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The specific differences and similarities between supply chain management for B2B and B2C are explored in greater detail below.


B2C e-commerce refers to the emerging commerce model where businesses or companies and consumers interact electronically or digitally in some way. In a B2C e-commerce, the focus is more about enticing prospects and converting them into customers, retaining them and sharing value created during the process. The ultimate goal is the conversion of shoppers into buyers as aggressively and consistently as possible. The typical B2C flow of information between a business and the consumer is typically through the medium of Internet. This flow includes product orders/service requests from customers, product information, specifications and providing of services. In addition, B2C offers many benefits to both the company and the customers as well. The company can expect to see benefits such as increased demand, a low-cost route to the global market, cost reduction of promotion and sales and most importantly, overall reduced cost. Furthermore, the customers will benefit from lower process, wider choices, better information and most of all, convenience (Patton,S, 2001).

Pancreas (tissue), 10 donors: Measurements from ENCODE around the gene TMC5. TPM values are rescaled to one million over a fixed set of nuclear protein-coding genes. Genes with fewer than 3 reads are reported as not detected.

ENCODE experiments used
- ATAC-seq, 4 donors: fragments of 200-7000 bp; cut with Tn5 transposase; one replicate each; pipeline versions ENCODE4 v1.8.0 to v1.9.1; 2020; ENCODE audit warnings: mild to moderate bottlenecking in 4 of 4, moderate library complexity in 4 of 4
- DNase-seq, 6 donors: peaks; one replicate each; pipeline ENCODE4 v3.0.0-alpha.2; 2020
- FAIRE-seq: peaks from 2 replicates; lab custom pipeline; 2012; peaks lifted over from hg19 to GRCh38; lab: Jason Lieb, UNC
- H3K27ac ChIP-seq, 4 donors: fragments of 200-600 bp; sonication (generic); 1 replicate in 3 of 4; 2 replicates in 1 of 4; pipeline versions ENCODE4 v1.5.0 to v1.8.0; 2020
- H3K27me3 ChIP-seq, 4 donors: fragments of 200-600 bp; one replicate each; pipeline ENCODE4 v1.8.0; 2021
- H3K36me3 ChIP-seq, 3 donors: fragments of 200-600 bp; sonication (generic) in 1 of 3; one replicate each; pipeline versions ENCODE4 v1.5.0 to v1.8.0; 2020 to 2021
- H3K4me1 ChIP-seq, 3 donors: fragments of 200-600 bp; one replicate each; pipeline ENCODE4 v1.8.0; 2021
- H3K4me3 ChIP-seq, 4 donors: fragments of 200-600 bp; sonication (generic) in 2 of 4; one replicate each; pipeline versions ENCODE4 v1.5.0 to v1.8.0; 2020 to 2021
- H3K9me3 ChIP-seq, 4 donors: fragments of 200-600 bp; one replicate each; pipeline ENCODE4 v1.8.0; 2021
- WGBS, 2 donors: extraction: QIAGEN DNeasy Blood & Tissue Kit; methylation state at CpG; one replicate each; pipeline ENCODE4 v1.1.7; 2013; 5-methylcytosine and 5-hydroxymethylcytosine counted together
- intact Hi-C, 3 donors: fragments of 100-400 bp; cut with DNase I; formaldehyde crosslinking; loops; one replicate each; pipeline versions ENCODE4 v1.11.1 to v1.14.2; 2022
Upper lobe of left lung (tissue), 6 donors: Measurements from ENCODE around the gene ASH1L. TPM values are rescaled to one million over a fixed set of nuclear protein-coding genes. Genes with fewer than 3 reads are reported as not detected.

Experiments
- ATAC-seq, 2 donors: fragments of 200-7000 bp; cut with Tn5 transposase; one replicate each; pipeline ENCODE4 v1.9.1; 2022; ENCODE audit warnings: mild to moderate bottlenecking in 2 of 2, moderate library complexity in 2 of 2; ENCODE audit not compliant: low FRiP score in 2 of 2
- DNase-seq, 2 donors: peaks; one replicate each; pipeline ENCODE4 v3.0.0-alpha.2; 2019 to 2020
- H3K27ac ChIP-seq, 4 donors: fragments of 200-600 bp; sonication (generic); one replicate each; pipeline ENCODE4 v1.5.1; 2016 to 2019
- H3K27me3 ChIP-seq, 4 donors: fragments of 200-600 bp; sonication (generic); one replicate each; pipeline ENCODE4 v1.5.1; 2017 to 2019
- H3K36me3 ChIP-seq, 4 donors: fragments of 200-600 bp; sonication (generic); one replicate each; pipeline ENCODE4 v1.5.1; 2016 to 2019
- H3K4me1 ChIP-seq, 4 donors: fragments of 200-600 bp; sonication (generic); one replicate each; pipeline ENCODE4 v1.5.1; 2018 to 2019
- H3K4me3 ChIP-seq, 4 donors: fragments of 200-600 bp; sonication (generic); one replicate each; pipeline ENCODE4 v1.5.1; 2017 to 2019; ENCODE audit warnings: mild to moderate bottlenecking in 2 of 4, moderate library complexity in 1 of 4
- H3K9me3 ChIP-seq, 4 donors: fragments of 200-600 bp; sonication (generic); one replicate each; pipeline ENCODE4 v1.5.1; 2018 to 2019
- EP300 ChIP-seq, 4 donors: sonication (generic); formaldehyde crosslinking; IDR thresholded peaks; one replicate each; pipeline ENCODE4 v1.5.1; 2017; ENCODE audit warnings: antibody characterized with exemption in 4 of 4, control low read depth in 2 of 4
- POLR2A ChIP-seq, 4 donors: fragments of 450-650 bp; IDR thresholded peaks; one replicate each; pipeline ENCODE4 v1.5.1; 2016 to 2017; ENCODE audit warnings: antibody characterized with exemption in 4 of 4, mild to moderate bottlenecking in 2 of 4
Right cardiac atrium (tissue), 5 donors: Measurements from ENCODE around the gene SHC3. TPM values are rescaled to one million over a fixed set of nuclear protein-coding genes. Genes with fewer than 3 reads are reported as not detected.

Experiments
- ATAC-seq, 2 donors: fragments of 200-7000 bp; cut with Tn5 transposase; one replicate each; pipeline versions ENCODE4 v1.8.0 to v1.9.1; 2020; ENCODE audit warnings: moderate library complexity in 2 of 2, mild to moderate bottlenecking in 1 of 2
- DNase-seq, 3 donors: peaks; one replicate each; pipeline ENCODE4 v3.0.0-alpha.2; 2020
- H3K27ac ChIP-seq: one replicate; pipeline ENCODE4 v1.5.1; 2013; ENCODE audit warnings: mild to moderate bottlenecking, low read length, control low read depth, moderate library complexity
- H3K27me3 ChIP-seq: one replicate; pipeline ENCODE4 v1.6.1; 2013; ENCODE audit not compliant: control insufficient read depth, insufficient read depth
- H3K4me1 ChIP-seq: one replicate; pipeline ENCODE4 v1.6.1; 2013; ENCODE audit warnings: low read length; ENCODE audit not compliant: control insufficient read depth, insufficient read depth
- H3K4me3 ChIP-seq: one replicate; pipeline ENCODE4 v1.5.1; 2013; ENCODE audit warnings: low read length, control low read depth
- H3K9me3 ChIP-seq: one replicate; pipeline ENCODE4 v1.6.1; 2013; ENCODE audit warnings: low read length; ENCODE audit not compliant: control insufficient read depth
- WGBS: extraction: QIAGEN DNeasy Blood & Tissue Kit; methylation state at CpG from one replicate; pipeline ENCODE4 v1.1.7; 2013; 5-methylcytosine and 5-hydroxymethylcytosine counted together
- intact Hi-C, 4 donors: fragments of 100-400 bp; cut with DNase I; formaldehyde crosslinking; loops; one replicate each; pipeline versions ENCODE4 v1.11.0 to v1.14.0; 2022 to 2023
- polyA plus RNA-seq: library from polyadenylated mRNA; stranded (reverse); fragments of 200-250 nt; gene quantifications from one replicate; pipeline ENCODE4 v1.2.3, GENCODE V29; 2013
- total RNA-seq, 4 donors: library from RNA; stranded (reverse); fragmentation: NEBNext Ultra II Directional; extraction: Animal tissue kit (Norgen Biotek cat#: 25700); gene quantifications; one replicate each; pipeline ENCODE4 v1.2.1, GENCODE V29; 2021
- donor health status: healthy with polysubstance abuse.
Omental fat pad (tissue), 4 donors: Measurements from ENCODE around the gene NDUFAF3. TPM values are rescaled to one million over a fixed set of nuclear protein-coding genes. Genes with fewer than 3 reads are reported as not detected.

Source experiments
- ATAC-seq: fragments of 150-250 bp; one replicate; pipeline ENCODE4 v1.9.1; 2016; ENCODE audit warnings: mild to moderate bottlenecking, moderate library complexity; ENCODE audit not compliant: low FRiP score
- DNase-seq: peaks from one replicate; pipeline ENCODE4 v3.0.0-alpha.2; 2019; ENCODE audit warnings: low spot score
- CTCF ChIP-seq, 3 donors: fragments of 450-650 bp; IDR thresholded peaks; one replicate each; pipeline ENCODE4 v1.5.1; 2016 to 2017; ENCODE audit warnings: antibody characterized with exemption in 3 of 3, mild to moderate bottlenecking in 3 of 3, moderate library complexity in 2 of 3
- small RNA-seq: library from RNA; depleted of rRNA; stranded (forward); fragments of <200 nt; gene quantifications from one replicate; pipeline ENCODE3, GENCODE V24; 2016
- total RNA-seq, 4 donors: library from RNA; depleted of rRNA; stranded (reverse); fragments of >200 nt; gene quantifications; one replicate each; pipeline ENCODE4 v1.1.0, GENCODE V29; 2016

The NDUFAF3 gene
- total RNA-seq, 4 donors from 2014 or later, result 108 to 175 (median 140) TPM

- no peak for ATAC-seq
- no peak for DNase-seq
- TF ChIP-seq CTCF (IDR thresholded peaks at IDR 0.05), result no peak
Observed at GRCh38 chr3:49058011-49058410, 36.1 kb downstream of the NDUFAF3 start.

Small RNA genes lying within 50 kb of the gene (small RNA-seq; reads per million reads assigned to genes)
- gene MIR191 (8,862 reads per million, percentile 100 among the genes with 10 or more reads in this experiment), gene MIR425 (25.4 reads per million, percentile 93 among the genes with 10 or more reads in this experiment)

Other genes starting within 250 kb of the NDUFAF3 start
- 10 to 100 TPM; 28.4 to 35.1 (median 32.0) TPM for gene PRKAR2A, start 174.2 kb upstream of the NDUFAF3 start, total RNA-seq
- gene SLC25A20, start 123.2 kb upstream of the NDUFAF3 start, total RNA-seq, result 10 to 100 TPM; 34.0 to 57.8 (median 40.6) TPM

CVOC. (2008).



B2B commerce is basically doing business electronically or conducting business over the internet from business to business. It is usually associated with buying and selling information, products, and services by way of the internet or by using private Helms, Marilyn networks shared among business partners. B2B also know as emarkets allow companies to synchronize activities such as product design, procurement, transportation planning, production planning, and marketing. B2B markets give businesses a more flexible, open, reliable, highly available and scalable environment. There has to be a basic understanding of how a business buys and what a business buys in order to categorize the type of B2B markets. The volume of B2B transactions is much higher than the volume of B2C transactions. One reason for this is that businesses have adopted electronic commerce technologies in greater numbers than consumers. Also, in a typical supply chain there will be many B2B transactions but only one B2C transaction, as the completed product is retailed to the end customer (CIO Decisions, 2005).

B2B vs. B2C Supply Chain